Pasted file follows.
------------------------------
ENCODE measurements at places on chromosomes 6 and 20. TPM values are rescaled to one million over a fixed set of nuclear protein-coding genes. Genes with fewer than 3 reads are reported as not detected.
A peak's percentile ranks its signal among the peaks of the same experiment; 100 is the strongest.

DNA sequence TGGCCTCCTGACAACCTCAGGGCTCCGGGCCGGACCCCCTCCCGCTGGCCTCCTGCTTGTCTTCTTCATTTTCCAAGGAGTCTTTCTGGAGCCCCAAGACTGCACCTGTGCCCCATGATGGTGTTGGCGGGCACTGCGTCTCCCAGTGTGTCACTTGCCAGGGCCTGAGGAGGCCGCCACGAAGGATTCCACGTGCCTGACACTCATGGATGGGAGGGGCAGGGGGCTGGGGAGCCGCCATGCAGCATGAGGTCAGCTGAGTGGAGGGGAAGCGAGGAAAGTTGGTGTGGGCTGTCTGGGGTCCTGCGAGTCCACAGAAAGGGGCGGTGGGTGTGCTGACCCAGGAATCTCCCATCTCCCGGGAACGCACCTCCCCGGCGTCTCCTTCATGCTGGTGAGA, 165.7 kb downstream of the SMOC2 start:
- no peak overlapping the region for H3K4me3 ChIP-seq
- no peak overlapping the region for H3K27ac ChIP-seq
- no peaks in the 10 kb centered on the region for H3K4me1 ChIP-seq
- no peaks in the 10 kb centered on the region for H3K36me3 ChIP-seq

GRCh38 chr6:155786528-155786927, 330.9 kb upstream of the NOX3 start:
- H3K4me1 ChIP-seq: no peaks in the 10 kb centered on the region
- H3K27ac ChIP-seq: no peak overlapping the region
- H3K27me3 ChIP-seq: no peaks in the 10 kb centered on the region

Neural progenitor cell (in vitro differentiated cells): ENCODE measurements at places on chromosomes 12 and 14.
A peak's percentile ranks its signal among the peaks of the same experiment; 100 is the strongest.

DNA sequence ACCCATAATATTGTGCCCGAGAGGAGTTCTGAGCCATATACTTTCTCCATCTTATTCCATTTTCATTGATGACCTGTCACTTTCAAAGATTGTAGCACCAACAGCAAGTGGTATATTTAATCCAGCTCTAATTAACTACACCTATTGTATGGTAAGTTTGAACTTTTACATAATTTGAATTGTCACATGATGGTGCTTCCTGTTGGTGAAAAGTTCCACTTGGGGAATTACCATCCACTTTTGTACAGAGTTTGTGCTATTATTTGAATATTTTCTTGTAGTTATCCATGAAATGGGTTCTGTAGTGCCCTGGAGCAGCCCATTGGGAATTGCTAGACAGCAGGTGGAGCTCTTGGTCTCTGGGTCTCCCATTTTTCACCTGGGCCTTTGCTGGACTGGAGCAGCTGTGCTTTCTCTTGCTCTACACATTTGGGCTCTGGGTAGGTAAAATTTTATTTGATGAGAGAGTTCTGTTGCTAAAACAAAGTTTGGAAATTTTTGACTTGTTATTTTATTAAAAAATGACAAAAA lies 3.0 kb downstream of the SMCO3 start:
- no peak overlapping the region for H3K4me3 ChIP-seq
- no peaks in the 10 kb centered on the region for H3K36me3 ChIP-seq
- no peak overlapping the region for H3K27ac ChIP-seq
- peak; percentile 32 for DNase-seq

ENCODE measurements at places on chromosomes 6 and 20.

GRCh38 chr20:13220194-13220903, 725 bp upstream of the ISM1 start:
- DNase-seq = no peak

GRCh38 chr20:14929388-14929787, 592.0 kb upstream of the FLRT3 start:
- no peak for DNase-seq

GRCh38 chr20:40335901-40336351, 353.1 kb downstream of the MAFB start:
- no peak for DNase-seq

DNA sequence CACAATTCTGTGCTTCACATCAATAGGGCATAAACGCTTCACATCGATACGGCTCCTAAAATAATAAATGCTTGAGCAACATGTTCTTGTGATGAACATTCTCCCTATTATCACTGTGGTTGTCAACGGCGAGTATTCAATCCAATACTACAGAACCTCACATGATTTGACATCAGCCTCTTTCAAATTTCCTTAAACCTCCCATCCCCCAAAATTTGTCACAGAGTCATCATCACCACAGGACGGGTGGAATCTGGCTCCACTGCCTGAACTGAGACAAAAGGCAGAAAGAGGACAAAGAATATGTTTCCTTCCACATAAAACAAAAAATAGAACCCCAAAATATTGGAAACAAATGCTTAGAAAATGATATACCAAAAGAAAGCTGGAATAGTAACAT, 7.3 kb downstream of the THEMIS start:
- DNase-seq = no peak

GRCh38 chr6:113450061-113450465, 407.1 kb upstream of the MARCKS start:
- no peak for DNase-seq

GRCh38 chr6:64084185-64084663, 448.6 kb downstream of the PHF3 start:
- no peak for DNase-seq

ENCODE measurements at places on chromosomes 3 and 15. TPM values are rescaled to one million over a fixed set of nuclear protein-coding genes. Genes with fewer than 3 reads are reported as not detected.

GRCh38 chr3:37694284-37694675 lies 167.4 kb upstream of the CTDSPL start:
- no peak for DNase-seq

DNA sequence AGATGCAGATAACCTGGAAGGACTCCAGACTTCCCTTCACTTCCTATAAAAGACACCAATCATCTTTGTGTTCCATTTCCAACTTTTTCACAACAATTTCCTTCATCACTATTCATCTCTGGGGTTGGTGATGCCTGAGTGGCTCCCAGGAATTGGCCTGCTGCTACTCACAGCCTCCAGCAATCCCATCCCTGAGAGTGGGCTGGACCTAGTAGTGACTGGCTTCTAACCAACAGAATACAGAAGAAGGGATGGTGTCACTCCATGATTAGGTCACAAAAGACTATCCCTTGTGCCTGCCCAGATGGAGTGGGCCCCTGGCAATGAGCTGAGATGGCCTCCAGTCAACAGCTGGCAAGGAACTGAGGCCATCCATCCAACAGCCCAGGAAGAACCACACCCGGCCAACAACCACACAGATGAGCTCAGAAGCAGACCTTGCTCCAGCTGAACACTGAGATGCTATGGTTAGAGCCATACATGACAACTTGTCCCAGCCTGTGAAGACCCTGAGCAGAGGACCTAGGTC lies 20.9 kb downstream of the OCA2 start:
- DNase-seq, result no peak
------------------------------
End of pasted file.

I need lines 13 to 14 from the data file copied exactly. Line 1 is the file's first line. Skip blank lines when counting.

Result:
A peak's percentile ranks its signal among the peaks of the same experiment; 100 is the strongest.

DNA sequence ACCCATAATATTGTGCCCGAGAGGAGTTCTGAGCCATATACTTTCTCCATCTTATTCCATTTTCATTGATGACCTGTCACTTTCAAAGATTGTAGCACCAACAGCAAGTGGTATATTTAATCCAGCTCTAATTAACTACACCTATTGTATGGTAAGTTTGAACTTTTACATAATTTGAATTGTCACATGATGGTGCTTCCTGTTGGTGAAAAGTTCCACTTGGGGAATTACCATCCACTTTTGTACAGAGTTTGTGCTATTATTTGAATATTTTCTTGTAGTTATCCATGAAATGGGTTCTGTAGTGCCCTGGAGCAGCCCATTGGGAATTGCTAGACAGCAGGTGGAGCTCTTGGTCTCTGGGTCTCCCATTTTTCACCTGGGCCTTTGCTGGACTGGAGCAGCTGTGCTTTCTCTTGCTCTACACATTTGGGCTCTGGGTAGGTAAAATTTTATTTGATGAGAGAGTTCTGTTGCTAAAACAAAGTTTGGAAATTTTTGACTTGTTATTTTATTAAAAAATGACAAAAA lies 3.0 kb downstream of the SMCO3 start: